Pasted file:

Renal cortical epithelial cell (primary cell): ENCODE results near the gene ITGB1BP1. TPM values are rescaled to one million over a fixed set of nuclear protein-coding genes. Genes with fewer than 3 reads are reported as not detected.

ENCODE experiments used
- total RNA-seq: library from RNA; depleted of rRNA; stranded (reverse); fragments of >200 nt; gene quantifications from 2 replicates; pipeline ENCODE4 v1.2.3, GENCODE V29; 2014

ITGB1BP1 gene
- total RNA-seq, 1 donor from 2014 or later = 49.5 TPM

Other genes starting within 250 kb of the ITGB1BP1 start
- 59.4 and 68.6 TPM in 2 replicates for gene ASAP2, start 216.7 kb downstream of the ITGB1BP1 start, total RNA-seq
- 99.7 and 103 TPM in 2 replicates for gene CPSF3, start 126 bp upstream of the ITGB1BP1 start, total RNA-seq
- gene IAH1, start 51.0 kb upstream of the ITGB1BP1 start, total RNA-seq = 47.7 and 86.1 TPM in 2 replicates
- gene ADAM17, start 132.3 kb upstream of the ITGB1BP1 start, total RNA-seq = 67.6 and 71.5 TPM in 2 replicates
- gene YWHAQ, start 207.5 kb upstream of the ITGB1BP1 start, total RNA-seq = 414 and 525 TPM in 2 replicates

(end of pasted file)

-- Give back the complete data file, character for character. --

Renal cortical epithelial cell (primary cell): ENCODE results near the gene ITGB1BP1. TPM values are rescaled to one million over a fixed set of nuclear protein-coding genes. Genes with fewer than 3 reads are reported as not detected.

ENCODE experiments used
- total RNA-seq: library from RNA; depleted of rRNA; stranded (reverse); fragments of >200 nt; gene quantifications from 2 replicates; pipeline ENCODE4 v1.2.3, GENCODE V29; 2014

ITGB1BP1 gene
- total RNA-seq, 1 donor from 2014 or later = 49.5 TPM

Other genes starting within 250 kb of the ITGB1BP1 start
- 59.4 and 68.6 TPM in 2 replicates for gene ASAP2, start 216.7 kb downstream of the ITGB1BP1 start, total RNA-seq
- 99.7 and 103 TPM in 2 replicates for gene CPSF3, start 126 bp upstream of the ITGB1BP1 start, total RNA-seq
- gene IAH1, start 51.0 kb upstream of the ITGB1BP1 start, total RNA-seq = 47.7 and 86.1 TPM in 2 replicates
- gene ADAM17, start 132.3 kb upstream of the ITGB1BP1 start, total RNA-seq = 67.6 and 71.5 TPM in 2 replicates
- gene YWHAQ, start 207.5 kb upstream of the ITGB1BP1 start, total RNA-seq = 414 and 525 TPM in 2 replicates